The horses stepped high down Pennsylvania Avenue in perfect cadence with the high school bands. Drill masters shouted, "Step lively!" and the marchers did, their shoulder tassels bouncing to the beat. The crowd -- singing, clapping and waving American flags -- slapped hands on neighbors' shoulders and cheered and cheered and cheered.

Finally, yesterday afternoon, after a week of limousines and private inaugural parties, it was the people's turn to have some fun.

More than 300,000 Americans from the nearest and farthest corners of the nation converged on the avenue for President Ronald Reagan's inaugural parade simply to celebrate, both the parade itself and the hostages' freedom, and they did it with unrestrained jubilance.

"This is it!" This is what the country is all about! shouted Adrian Martin, a textile worker from Scranton, Pa., as he watched Reagan's motorcade glide past him on 14th Street NW and heard the people roar.

"Damn, it's great to be here."

From the people in jeans and earth shoes standing 10 bodies deep at the Capitol to the sable coats and pinstriped suits sitting jampacked on 15th Street bleachers, spontaneous cheers erupted. As temperatures hovered pleasantly in the fifties, portable radios crackled with the news of the hostages' release from Iran, panhandlers worked the crowds like entrepreneurs, and sidewalk vendors hawked everything from "Freedom" T-shirts to Reagan political buttons.

The crowd joked and bantered as the processions passed. "Danny," exclaimed 5-year-old Shannon MacGregor as she sat atop her brother's shoulders, "Did you see what those horses keep doing in the street? Who's going to clean it up?"

With the ironic theme, "America -- A Great New Beginning," Reagan's parade started an hour and a half late and didn't end until shortly before 5 p.m. It include more than 8,000 marchers and musicians, 25 Alaskan sled dogs, 450 equestrian teams, three floats and color guards and guncarrying marching units from each of the military services and their academies.

Reagan, who witnessed the parade from a reviewing stand in front of the White House, desired a "short, snappy parade." An equestrian, he also requested horses, and often during the parade, when a team of them passed by, he smiled, pointed and tapped his wife on the arm.

The parade was pure Americana, with lively, soulful black marching bands, Indians in native dress on horseback, mountain men carrying muskets and wearing coonskin caps, and patriotic songs -- "This Is My Country," "God Bless America," and "Anchors Aweigh."

Reagan reacted most enthusiastically to a band representing Dixon (Illinois) High School, from which he graduated. He stood up from his seat when they passed in their purple and white marching outfits, and waved a cowboy hat he had by his side.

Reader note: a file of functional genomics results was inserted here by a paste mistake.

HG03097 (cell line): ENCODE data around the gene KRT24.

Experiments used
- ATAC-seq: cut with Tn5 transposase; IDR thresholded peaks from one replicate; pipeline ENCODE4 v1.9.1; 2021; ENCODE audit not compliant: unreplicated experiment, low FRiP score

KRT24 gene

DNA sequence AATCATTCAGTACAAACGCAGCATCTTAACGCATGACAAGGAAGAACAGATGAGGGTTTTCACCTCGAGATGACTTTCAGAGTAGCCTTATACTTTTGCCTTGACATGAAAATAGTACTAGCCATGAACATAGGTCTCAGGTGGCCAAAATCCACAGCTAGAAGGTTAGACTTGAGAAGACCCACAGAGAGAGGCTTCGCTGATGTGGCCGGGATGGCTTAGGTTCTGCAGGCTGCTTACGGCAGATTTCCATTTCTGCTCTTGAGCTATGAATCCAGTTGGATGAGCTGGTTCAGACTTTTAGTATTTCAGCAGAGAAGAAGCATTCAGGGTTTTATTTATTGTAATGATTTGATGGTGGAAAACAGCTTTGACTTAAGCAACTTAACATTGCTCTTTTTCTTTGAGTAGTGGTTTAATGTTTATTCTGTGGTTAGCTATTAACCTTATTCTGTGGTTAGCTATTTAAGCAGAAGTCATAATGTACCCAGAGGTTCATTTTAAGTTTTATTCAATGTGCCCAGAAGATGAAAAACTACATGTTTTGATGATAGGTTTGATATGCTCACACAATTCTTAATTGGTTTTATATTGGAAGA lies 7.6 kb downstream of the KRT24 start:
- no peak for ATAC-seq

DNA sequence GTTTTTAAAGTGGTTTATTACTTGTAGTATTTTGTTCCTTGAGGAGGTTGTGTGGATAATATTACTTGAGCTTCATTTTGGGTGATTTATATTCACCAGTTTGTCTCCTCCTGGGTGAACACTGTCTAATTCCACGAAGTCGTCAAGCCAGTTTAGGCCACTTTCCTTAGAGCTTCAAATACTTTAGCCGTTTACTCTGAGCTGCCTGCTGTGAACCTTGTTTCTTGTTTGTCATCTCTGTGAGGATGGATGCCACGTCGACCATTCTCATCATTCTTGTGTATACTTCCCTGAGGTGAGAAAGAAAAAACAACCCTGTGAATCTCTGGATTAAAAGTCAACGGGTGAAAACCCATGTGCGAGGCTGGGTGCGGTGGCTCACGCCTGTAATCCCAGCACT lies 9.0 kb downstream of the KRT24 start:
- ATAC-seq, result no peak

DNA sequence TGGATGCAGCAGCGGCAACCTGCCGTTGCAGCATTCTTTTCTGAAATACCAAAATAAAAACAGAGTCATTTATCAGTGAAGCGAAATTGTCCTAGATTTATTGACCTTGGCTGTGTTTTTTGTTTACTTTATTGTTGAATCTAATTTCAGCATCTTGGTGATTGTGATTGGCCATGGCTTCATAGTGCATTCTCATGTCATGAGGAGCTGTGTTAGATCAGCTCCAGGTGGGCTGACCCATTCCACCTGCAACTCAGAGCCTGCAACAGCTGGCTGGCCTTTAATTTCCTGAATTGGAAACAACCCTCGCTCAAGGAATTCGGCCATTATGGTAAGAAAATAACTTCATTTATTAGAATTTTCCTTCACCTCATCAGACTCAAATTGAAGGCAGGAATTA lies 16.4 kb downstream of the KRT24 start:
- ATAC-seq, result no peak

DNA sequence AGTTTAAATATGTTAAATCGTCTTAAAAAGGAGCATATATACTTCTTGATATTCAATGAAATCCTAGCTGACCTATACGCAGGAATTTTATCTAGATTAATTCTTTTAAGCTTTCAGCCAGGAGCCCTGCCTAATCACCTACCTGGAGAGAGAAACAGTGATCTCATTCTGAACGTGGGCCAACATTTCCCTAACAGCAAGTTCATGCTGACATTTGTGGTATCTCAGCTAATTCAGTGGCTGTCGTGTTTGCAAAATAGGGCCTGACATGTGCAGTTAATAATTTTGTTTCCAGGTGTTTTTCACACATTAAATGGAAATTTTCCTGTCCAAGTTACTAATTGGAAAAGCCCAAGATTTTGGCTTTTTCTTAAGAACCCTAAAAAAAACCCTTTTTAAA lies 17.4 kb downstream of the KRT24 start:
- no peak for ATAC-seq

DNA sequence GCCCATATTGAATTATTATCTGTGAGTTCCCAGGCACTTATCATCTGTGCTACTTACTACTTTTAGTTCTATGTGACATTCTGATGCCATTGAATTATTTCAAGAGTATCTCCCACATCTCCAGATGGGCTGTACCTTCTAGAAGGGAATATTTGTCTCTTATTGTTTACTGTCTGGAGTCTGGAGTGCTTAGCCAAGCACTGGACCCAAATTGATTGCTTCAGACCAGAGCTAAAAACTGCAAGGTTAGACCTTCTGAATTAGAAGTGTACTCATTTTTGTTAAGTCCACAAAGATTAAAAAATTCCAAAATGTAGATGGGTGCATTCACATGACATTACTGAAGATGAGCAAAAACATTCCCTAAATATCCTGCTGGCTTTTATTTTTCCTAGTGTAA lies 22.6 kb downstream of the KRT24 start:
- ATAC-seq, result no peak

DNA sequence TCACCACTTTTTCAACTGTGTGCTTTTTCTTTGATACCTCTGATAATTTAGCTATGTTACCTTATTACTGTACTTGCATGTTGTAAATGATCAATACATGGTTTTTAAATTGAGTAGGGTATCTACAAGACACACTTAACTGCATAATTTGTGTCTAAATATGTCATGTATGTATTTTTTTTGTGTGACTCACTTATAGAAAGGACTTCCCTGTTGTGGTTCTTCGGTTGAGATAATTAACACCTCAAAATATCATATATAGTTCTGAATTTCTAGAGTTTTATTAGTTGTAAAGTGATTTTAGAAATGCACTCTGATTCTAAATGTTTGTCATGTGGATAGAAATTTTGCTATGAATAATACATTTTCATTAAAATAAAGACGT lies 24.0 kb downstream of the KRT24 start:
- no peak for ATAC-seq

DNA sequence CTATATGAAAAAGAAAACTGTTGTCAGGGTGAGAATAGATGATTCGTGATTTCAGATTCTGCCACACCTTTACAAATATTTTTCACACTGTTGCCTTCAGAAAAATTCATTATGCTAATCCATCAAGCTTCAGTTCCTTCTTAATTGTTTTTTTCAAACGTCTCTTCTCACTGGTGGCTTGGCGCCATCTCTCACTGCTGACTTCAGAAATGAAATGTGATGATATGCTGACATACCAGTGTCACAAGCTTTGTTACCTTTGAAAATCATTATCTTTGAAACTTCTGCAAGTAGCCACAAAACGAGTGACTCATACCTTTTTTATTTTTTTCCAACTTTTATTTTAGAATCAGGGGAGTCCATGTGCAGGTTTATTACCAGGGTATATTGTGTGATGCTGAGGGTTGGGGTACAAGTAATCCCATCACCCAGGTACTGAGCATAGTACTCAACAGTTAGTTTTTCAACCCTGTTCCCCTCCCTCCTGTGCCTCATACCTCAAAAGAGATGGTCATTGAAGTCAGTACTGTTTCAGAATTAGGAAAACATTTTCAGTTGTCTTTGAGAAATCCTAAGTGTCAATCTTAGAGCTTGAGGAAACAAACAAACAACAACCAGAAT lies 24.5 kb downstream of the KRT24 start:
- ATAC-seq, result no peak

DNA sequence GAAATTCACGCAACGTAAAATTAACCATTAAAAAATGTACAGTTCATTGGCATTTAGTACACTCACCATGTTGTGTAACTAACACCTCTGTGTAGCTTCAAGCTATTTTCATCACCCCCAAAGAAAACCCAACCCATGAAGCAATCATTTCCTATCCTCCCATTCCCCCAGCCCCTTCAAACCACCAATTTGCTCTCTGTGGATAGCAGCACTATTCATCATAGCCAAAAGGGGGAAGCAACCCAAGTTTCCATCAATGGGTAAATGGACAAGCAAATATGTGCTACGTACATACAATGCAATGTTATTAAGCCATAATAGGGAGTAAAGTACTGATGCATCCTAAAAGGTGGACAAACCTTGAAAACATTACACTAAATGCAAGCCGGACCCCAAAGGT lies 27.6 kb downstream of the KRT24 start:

The spirited crowd clapped hands in time with the military marching bands as they stepped up Pennsylvania Avenue playing military theme songs. "We are reacting this way because we've downplayed the strength of this country for so long," said Jackie Wise, a technician for the Bureau of Standards, as the crowd cheered the Marine Corps band playing "The Marines Hymn."

The spirit on Pennsylvania, if not in affection for Reagan, was definitely for parades and music. On the parade route Gwendolyn Washington of Southeast Washington was trying to manage a small parade of neighborhood children herself. "We are here to see the parade, that's it," Washington said firmly. "Just to see the setups."

Her young daughter added sweetly, "We came to see the president, mama."

"No we didn't," her mother shot back coldly. "We can't stand that man."

They came from as far away as Oregon and California to witness what many called a once-in-a-lifetime chance to see an inaugural parade, including one man, Charles Pague from Shippensburg, Pa., who arrived in Washington by Greyhound bus last night and spent predawn hours at the bus station downtown.

"I have my camera. I just want one click of this," said Pague. "I really feel like an American being here."

After a week of anxiety over events in Iran, and after so many fancy, invitation-only inaugural parties and galas, it was truly the people's chance to party.

"My office overlooks Connecticut Avenue and all this week I've heard sirens and limousines," said Jeffery Levine, a 23-year-old Department of Labor worker. "It's neat to be here."

Meanwhile, the parade went on. Crowds lining the sidewalk broke into little jigs as the Marching Jukebox of Southern University tooted "Bourbon Street" and "Way Down Yonder in New Orleans."

In front of the District building, they roared loudest for the hometown's Cardozo High School marching band. They oohed and aahed as the Alaskan husky sled dogs huffed and puffed and pulled a sled of men in coonskin hats.

They laughed and clapped as a red, white and blue float replete with dozens of young girls in tight white outfits passed by and released dozens of hot air balloons attached to an American flag. In the middle of the march, men in Mexican sombreros on horseback waved their wide straw hats at Reagan, prompting more laughter and cheering. And then there was the New York City Mounted Police who galloped up Pennsylvania waving flags festooned with the slogan, "I Love New York."

Although the sun retreated behind darkening clouds yesterday afternoon, the rain that was expected didn't fall. And when it was all over, after the Mormon Tabernacle Choir sang "The Battle Hymn of the Republic" in front of the presidential reviewing stand, the crowd and the participants headed their separate ways, including the parade's American Indians, who boarded a van and held a buffalo barbecue cookout on the Mall.